The sudden surge of money from sources outside his campaign has been quite the boost for Democratic senate contender Rick Weiland. Given the "cry poor" theme of his campaign for most of the year, Weiland's sudden good fortune in the form of our bombardment of an expensive array of anti-Mike Rounds ads has rankled quite a few folks. The ads are produced and paid for by national sources looking to boost Democratic chances in the race for control of the U.S. Senate, and they've brought out shouts of "hypocrisy!" from the opposition. Why? Because until lately, Weiland's shoestring budget was consistent with his theme of "taking it back" from the well-financed establishment--mainly Republicans--who Rick's campaign has pictured as the rich and powerful folk who run the country to their liking.
Now suddenly, Rick's cash-laden supporters make him look like he holds his own among the rich, if yet to be powerful. Those who react by declaring Weiland to be a "hypocrite" have a political need for doing so, but I really think their logic falls short on this one. To be sure, the Weiland campaign has never been particularly well-received by me, and I doubt that he would be seriously contending for the seat if Republican Mike Rounds' awful handling of the EB-5 scandal hadn't hobbled what seemed to be his cakewalk into the U.S. Senate. Weakened as the Rounds campaign has been by that noxious reminder of his flawed governorship, national Democratic and liberal organizations have seized the chance to give Weiland's race a financial boost, and the millions have poured in.
Does this make Weiland a hypocrite? No, it just makes him another participant in realpolitik. Recall that in 2013 Weiland tried to get the Rounds campaign to join him in a pledge to cap all campaign contributions at $100.00. Rounds had just announced plans to raise $9 million for the campaign, no doubt pouring on the financial intimidation early on. Freaked out as he probably was, Weiland countered with that pledge idea, likely knowing full well that Rounds' people would dismiss it out of hand. Thus was born Weiland's populist I-ain't-got-a-barrel-of-money campaign.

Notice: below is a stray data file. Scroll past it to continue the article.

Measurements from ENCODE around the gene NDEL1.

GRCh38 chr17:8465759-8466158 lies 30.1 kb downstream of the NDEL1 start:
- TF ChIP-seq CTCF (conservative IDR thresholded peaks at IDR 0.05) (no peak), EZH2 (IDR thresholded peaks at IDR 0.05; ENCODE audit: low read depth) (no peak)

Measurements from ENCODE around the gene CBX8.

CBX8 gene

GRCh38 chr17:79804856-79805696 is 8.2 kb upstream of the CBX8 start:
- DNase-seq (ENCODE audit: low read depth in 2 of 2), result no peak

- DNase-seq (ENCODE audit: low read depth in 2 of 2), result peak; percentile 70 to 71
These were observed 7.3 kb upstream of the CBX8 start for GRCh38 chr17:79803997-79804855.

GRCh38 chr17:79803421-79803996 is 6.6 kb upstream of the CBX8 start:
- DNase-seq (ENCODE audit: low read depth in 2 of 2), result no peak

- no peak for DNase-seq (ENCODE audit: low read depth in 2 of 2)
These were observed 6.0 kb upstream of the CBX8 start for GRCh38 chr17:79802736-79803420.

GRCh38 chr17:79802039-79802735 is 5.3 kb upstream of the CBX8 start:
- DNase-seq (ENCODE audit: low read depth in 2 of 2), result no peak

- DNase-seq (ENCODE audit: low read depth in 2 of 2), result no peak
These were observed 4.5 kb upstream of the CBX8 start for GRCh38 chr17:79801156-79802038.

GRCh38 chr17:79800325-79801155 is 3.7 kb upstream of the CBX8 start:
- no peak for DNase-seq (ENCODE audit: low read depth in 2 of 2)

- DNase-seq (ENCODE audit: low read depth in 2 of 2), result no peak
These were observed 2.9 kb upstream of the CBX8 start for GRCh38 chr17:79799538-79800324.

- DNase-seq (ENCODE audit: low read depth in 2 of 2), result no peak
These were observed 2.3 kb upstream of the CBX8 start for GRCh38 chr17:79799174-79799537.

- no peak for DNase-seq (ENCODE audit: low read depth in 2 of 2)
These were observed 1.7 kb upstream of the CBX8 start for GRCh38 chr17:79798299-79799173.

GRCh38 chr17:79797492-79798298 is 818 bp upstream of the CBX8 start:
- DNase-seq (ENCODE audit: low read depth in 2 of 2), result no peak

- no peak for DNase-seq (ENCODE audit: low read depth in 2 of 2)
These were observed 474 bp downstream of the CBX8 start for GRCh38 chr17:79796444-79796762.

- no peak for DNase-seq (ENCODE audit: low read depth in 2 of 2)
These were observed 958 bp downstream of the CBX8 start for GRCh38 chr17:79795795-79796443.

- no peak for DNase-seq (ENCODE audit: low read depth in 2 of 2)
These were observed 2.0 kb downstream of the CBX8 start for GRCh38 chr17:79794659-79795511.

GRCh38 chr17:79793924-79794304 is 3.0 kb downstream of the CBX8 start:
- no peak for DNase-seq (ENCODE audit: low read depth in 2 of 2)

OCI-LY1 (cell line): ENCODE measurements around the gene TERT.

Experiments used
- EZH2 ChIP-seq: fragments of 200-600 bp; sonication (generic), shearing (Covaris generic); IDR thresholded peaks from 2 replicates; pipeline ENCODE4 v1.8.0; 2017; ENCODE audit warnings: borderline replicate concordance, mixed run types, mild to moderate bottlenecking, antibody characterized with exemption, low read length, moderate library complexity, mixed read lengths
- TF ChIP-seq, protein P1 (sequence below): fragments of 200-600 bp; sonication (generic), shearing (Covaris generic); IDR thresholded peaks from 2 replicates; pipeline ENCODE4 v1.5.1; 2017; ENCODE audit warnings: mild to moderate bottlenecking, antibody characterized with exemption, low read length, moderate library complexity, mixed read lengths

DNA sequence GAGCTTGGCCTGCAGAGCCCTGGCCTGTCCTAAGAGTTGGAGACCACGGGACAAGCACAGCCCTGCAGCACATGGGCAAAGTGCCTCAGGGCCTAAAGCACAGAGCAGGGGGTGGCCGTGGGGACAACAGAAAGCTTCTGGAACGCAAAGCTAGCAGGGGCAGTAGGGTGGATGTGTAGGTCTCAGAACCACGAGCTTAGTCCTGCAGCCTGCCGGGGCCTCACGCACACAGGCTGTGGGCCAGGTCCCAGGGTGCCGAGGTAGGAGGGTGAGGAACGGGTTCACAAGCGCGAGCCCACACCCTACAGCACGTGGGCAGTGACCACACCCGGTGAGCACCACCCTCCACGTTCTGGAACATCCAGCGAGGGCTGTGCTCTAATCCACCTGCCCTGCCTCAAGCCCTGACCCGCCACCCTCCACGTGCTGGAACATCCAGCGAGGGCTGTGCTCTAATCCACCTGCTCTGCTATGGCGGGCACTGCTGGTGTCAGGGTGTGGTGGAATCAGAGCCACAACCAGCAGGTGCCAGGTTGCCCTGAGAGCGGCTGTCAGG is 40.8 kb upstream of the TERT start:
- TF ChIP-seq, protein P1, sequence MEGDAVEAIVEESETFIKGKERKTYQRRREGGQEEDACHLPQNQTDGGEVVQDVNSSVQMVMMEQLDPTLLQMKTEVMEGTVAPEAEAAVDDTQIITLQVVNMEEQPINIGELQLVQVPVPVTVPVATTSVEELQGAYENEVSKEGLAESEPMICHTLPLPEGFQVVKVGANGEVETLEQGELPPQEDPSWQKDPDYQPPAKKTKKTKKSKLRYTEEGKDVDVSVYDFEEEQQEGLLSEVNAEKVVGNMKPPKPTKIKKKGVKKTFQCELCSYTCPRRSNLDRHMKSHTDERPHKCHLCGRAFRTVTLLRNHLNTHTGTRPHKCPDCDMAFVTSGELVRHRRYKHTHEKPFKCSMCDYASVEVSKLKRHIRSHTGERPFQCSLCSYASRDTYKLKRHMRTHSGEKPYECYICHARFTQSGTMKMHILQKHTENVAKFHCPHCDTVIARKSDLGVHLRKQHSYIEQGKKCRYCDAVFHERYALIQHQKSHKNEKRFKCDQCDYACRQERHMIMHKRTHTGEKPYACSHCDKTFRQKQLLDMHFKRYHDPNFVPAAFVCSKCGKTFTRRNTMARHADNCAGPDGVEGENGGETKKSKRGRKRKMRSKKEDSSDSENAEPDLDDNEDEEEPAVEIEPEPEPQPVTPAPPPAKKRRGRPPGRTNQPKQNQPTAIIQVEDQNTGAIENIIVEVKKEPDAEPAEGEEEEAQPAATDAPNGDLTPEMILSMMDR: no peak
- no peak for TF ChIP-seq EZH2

Now that big money is coming in--independently of the campaign, it's important to note--Rick is being called on to reject it. He's already made public requests for the money to stop, but, because of the outsiders' very independence, Weiland has no power to influence those that are spending it. As I understand it, campaign finance laws exclude any conversations between Weiland's campaign and those outside sources, and unless proven otherwise, I believe we have to assume that there are no under-the-table contacts either. I really don't see much in the way of hypocrisy here. Groups that want Weiland to win--or, as I see it, are more intent on Rounds losing--are free to bash Rounds at will, which is what most of them seem to be doing. Rounds and his mismanaged campaign, so far unable to gain support from much more than a third of the electorate, are probably more responsible for these outsiders pouring in than anything Weiland has said or done.